Written by: Greg Ellifritz
In 2014, the FBI made a historic change in their qualification course by making the qualification stages more similar to the types of threats that agents face. I detailed the change and described the utility of the qualification course in this article.
My friend Tom Givens (who has trained FBI firearms instructors) announced that the FBI updated its qualification course yet again last month. This is their most recent course of fire:
FBI PISTOL QUALIFICATION COURSE, revised Jan 2019. It’s fired on a QIT silhouette, and scored 2 points per hit.
-3 yards Draw and fire 3 rds strong hand only, switch hands and fire 3 rds support hand only, all in 6 seconds
-5 yards Draw and fire 3 rds in 3 seconds
-From the Ready, fire 3 rds in 2 seconds
-From the Ready, fire 6 rds in 4 seconds
-7 yards Draw and fire 5 rds in 5 seconds
-From the Ready, fire 4 rounds, conduct an empty gun reload, and fire 4 more rds, all in 8 seconds
-From the Ready, fire 5 rounds in 4 seconds
-15 yards Draw and fire 3 rds in 6 seconds
-From the Ready, fire 3 rds in 5 seconds
-25 yards Draw and fire 4 rds from Standing, drop to a Kneeling Position and fire 4 more rds from Kneeling, all in 20 seconds.
50 rounds total 100 points possible 90 or above is a pass for instructors.
The course is shot on the FBI QIT target. I didn’t have any of those, so I used a standard USPSA target. The A and C zone of the USPSA target is roughly 1/2″ less in width and roughly two inches longer than the QIT. It’s close enough for government work. I won’t count any rounds that strike the bottom two inches of the C-zone.
I shot the drill with my police duty gun (Glock 17 9mm) first. I made all of the time restrictions pretty easily. The only stage where I was even close to approaching the time limit was on the very first stage with the single handed shooting and hand switching.
I ended up acing the test. 100% hits.
I then decided to have a little fun and shoot the drill with my Glock 42 .380 pistol. My times were actually a little faster, probably because I had a bit of a “warm up” shooting the drill with my 9mm first.
With the little .380, I ended up throwing three shots just outside the scoring area. Total score 96%. I’m OK with that performance with a little .380 that folks say I shouldn’t be able to shoot beyond 20 feet.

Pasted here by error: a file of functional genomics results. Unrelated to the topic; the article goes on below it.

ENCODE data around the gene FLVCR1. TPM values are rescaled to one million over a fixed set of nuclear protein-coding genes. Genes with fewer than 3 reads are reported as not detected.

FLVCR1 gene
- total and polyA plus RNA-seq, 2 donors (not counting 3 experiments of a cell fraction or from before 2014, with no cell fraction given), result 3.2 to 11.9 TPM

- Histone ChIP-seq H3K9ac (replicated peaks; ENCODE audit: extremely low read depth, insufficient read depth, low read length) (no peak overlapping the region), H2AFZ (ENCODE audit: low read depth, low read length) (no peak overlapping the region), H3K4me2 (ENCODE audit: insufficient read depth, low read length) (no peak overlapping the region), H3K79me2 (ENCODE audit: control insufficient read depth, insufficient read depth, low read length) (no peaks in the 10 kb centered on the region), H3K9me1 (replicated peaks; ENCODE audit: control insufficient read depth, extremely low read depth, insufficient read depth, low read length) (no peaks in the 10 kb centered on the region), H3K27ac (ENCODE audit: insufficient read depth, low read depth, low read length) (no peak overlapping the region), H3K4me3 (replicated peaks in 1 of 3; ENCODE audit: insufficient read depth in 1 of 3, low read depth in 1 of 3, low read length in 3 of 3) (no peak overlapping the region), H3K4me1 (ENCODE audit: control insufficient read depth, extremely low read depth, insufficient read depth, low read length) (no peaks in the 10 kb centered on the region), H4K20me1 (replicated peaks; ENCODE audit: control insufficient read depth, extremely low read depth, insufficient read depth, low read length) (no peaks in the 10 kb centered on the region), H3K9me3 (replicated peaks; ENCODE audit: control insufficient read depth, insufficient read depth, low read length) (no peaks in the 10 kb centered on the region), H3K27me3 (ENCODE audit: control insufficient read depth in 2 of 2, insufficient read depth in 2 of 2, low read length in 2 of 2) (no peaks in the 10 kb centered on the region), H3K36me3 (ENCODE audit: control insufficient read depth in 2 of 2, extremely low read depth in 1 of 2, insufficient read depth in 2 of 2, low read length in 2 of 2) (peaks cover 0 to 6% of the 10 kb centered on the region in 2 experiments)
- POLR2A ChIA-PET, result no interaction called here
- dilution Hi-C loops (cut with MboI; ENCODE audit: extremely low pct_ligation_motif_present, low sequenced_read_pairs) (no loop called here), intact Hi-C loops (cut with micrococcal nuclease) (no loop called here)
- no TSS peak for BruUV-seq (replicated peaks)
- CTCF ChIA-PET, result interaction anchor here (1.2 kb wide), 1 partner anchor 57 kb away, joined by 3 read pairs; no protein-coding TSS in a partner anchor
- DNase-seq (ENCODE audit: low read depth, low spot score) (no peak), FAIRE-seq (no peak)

In comparison to the last FBI qual, I found this one to be a little easier, but a whole lot quicker to administer.
Why would you want to shoot the FBI qualification?
Police qualification courses serve as a fairly decent benchmark of competency for the average armed citizen. Without extensive practice or some professional coaching, your average plinker isn’t likely to pass.
I regularly advise students to shoot their local police qualification course, have it signed and witnessed by a shooting partner (or even better a police instructor), and save the target. It’s an idea I got from Massad Ayoob. If you have to shoot someone in self defense and your abilities are questioned by the court, it makes a pretty powerful statement to say:
“As a responsible gun owner, I didn’t feel comfortable carrying my gun in public until my skill level was at least as good as the police officers who patrol my community. I took several training classes and I successfully completed the state’s police pistol qualification course. Here’s the target (or the video) to prove it.”
That might shut down any line of questioning that disparages your skill set or paints you as someone who is “reckless” or “wants to shoot someone.”
The only courses of fire that may have more perceived value to a jury are those shot by various branches of Federal law enforcement. While some citizens in your jury pool might have some bad experiences with local cops, agencies like the FBI usually have a sterling reputation. It couldn’t hurt to be able to pass the FBI pistol qualification standards.
It’s important to understand the role that shooting qualification courses has in your training program. These courses are EVALUATION drills, not TRAINING drills. The qualification is the test. Your skill building drills are where you make improvements. You won’t get significantly better if you just keep practicing the test.
Shoot the qual course. Identify the stages where you performed poorly. Construct some drills to build your skill levels in the core competencies where you are lacking. After a few dedicated practice sessions, shoot the qualification again. I personally wouldn’t shoot this drill more than about four times a year.
Give it a try and see how you do. If you can’t score 80% hits on this test, you have some work to do.
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